USDA's Joint Ag Weather Facility says in the Corn Belt, light snow is exiting the Ohio Valley, while sunny skies are aiding storm recovery efforts across the lower Midwest. "Recent well-placed rain provided some relief to severe drought areas of northwestern Iowa and southern Minnesota," USDA reports.
In the West, USDA says cool, mostly dry conditions persist, although some rain and snow are spreading into the Pacific Northwest. "Recent precipitation has done little to change the spring and summer water-supply outlook, which remains especially bleak for California and the Great Basin," according to USDA.
On the Plains, USDA says dry weather prevails, with unseasonable warmth expanding across the region. "Today's high temperatures are expected to average 12°F to 20°F above normal from Montana into northern Texas," USDA adds.
In the South, USDA says sharply colder air has settled into Florida and much of the Southeast, although temperatures remain above freezing in key citrus areas. "This weekend's heavy rain provided much-needed drought relief from northern Florida and southern Georgia into the Carolinas," USDA says. However, central and southern Florida remains unfavorably dry, according to USDA.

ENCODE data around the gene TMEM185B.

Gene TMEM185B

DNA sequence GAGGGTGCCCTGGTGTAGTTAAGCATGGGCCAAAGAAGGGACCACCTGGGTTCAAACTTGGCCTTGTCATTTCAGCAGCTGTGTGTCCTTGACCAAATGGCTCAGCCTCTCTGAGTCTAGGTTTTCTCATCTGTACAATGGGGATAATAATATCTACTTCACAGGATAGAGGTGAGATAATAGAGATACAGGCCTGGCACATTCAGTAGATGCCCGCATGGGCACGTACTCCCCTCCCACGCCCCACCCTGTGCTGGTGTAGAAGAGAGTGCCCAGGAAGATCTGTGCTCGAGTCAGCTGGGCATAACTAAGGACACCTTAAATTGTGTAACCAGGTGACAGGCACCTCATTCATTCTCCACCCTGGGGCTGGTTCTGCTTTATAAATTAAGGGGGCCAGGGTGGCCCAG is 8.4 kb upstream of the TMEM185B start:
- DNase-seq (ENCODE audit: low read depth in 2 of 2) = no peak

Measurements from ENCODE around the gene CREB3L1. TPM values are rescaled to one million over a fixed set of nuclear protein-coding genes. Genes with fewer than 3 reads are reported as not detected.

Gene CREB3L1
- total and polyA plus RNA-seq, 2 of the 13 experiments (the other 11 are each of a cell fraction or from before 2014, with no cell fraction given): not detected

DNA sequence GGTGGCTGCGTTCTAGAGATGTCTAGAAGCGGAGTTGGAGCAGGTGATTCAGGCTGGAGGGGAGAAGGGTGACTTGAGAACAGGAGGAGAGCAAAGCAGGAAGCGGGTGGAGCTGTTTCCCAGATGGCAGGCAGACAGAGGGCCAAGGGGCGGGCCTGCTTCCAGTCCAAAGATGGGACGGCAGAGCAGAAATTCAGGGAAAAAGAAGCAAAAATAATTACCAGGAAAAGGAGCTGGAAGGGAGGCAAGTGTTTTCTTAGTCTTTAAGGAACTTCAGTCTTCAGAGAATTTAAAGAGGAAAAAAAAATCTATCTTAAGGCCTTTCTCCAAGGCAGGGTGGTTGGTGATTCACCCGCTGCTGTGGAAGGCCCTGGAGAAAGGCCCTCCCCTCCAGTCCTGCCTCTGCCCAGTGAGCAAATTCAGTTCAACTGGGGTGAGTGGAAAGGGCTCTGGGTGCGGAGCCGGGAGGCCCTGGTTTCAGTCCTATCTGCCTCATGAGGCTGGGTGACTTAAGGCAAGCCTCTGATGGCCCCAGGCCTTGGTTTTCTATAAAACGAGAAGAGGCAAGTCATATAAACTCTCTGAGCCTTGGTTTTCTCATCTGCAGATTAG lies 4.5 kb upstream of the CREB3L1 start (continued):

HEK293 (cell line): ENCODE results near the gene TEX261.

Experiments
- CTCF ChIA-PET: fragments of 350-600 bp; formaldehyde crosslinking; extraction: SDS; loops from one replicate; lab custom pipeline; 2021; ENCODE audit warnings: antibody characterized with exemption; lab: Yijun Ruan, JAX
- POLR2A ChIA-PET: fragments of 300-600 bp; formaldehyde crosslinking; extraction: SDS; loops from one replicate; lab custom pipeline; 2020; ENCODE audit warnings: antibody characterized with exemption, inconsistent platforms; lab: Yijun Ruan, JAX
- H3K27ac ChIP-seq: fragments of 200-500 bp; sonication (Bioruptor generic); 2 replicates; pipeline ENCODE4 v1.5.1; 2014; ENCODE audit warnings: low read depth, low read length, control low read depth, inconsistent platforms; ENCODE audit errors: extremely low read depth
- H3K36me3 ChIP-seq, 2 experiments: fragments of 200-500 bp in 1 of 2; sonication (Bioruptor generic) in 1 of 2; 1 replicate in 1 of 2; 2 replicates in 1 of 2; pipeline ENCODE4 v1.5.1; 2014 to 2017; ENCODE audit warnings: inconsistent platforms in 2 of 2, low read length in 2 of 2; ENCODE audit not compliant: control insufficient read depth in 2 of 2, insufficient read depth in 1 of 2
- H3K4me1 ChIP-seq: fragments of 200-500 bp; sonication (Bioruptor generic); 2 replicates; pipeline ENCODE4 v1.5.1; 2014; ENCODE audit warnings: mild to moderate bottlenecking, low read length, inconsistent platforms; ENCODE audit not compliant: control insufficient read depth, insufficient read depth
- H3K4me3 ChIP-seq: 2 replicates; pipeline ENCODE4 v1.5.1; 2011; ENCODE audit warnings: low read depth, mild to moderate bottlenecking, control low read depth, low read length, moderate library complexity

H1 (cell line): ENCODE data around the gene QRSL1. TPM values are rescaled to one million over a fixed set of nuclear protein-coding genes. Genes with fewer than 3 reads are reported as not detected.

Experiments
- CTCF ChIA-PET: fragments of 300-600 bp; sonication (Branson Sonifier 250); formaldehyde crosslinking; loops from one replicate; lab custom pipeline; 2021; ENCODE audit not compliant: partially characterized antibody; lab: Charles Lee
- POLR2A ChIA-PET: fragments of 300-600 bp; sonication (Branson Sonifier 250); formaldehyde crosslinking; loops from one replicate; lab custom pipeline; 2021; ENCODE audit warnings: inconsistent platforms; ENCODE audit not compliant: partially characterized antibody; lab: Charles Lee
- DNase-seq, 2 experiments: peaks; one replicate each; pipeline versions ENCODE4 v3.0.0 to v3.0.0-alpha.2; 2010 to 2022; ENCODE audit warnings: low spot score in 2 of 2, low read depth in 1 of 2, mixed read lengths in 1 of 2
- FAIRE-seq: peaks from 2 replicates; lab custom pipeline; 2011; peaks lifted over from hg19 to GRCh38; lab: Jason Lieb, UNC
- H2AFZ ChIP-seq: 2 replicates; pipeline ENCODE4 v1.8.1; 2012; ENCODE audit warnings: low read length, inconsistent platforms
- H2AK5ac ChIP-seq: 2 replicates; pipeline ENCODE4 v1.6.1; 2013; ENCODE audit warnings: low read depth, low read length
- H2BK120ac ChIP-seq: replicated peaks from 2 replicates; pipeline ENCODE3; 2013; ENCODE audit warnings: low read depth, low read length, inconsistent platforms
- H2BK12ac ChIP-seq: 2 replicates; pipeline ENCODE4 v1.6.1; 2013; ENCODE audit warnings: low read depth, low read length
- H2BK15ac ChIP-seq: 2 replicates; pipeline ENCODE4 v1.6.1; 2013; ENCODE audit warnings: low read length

In its outlook, USDA says slow-moving storm system and its attendant cold front will divide unseasonable warmth ahead of the system from sharply colder weather behind the front. "The storm will initially push across the northwestern quarter of the nation, generating widespread rain and snow across the Rockies and Great Basin," USDA explains. Meanwhile, daytime highs will average more than 20°F above normal across the central Plains and Corn Belt before the front arrives midweek, according to USDA. "As the storm begins to tap into Gulf moisture, precipitation will intensify from the southeastern Plains and Delta into the Corn Belt on Wednesday, with severe weather also possible," USDA reports. The storm’s slow movement may result in locally heavy rainfall during the latter half of the week from the central Gulf Coast into the Ohio Valley, USDA adds.